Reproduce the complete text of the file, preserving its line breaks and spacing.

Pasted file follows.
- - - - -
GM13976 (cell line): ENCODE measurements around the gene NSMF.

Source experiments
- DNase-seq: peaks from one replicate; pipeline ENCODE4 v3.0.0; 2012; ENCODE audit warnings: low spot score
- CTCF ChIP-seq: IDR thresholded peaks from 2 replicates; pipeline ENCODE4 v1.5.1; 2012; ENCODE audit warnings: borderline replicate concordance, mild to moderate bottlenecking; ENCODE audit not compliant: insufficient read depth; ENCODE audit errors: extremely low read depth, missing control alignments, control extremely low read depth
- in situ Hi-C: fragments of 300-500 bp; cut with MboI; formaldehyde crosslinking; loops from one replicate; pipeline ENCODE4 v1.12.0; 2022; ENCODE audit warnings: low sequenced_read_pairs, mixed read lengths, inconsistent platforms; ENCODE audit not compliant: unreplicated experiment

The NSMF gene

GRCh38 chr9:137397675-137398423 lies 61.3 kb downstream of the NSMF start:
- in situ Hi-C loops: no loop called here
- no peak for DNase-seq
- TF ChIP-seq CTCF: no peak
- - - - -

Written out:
GM13976 (cell line): ENCODE measurements around the gene NSMF.

Source experiments
- DNase-seq: peaks from one replicate; pipeline ENCODE4 v3.0.0; 2012; ENCODE audit warnings: low spot score
- CTCF ChIP-seq: IDR thresholded peaks from 2 replicates; pipeline ENCODE4 v1.5.1; 2012; ENCODE audit warnings: borderline replicate concordance, mild to moderate bottlenecking; ENCODE audit not compliant: insufficient read depth; ENCODE audit errors: extremely low read depth, missing control alignments, control extremely low read depth
- in situ Hi-C: fragments of 300-500 bp; cut with MboI; formaldehyde crosslinking; loops from one replicate; pipeline ENCODE4 v1.12.0; 2022; ENCODE audit warnings: low sequenced_read_pairs, mixed read lengths, inconsistent platforms; ENCODE audit not compliant: unreplicated experiment

The NSMF gene

GRCh38 chr9:137397675-137398423 lies 61.3 kb downstream of the NSMF start:
- in situ Hi-C loops: no loop called here
- no peak for DNase-seq
- TF ChIP-seq CTCF: no peak